Newspaper article Pittsburgh Post-Gazette (Pittsburgh, PA)

Former New Orleans Officers Sentenced in Katrina Shootings

Newspaper article Pittsburgh Post-Gazette (Pittsburgh, PA)

Former New Orleans Officers Sentenced in Katrina Shootings

Article excerpt

NEW ORLEANS -- Five former police officers were sentenced to prison Wednesday for the shooting of six unarmed civilians, two of whom died, in the days after Hurricane Katrina and for orchestrating a wide-ranging cover-up afterward.

The four officers directly involved in the shooting were sentenced in federal court to terms ranging from 38 to 65 years, while a police sergeant who was charged with investigating the shooting, and instead helped lead the efforts to hide and distort what happened, was sentenced to six years.

But while the sentences were long, they were not nearly as long as prosecutors were seeking -- in one case, less than a third of the sentence the government recommended -- and for the most part were either the mandatory minimum or a few years more than the minimum.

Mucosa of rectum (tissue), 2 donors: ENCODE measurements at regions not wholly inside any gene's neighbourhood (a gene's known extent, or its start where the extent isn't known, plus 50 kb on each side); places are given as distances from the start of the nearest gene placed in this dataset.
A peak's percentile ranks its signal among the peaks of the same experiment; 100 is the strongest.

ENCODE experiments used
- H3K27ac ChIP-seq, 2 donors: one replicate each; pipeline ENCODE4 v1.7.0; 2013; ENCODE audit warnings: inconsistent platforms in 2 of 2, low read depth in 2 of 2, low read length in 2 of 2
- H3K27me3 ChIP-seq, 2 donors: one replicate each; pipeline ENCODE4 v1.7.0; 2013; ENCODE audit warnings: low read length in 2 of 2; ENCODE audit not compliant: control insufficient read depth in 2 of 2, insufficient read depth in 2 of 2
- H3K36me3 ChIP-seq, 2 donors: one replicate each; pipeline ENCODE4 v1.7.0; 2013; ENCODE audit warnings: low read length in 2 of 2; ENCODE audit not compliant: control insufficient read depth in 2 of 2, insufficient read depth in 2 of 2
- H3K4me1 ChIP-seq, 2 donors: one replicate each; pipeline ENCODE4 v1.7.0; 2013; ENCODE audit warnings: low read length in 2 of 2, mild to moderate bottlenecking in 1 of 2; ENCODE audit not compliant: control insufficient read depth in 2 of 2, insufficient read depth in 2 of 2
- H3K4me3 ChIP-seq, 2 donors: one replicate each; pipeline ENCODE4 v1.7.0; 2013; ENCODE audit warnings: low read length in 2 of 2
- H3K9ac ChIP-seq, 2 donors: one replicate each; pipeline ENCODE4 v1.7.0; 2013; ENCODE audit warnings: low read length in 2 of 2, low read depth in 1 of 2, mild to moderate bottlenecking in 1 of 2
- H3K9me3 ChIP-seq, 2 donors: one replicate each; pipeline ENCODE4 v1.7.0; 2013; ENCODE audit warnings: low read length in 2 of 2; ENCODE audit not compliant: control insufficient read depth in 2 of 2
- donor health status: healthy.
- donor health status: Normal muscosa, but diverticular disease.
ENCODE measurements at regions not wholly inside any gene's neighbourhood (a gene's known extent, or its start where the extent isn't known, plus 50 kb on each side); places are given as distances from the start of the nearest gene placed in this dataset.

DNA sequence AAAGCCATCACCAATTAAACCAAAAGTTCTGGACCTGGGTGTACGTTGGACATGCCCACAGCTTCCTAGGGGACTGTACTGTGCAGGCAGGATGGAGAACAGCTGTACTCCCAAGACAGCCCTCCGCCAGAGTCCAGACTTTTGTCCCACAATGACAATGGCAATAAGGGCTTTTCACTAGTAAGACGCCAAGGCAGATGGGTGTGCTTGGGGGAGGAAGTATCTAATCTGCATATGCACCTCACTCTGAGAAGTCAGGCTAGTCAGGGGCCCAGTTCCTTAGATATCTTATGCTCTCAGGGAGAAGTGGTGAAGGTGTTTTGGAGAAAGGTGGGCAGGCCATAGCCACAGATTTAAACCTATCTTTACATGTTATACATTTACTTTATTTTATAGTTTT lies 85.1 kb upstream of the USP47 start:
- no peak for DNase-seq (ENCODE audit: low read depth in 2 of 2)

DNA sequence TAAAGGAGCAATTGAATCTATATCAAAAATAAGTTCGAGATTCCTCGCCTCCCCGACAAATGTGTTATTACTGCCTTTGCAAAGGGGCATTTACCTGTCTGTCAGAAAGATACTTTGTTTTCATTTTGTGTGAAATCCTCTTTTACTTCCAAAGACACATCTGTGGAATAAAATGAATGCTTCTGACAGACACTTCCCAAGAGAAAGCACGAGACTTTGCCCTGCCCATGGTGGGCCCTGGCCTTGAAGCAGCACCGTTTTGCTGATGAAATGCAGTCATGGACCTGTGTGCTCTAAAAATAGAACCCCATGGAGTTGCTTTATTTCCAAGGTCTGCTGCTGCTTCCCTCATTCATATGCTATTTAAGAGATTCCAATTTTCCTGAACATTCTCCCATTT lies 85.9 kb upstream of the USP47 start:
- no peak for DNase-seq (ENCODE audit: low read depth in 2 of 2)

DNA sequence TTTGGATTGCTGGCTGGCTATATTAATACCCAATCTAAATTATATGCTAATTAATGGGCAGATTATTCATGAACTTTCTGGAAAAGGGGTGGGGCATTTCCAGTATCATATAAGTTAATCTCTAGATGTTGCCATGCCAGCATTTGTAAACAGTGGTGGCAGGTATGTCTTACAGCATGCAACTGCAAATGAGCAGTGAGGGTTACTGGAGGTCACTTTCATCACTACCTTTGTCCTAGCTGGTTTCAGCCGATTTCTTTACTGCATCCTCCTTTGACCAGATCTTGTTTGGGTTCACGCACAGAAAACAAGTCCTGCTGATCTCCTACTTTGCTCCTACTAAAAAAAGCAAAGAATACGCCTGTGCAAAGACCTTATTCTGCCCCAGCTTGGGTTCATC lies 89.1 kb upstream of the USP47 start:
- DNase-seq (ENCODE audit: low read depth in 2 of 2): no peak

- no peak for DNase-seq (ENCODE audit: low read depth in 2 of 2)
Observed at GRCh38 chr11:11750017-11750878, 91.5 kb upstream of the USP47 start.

Before delivering the sentences, U.S. District Judge Kurt D. Engelhardt gave a two-hour speech condemning mandatory minimum sentences for interfering with judicial discretion and criticizing the case put together by federal prosecutors, saying in particular that he was "astonished and deeply troubled" by the plea deals with cooperating witnesses at the heart of the government's case.

"These through-the-looking-glass plea deals that tied the hands of this court ... are an affront to the court and a disservice to the community," he said.

Three police officers who pleaded guilty and later testified at the trial were involved in the shooting on the bridge and received sentences ranging from five to eight years.

Two others, a detective and a police lieutenant who helped orchestrate the cover-up, were sentenced to three and four years, respectively.

The judge spoke of an "air of mendacity" about the prosecution, charging that the plea bargains -- which involved lesser charges that came with capped sentences -- had limited his discretion in sentencing those who were convicted.

"Citing witnesses for perjury at this trial would be like handing out speeding tickets at the Indy 500," Judge Engelhardt said.

Prosecutors afterward defended their strategy, explaining to reporters that the case was cold when the Justice Department picked it up, after a mishandled prosecution by the local district attorney and a dismissal of all charges by a judge in 2008. …

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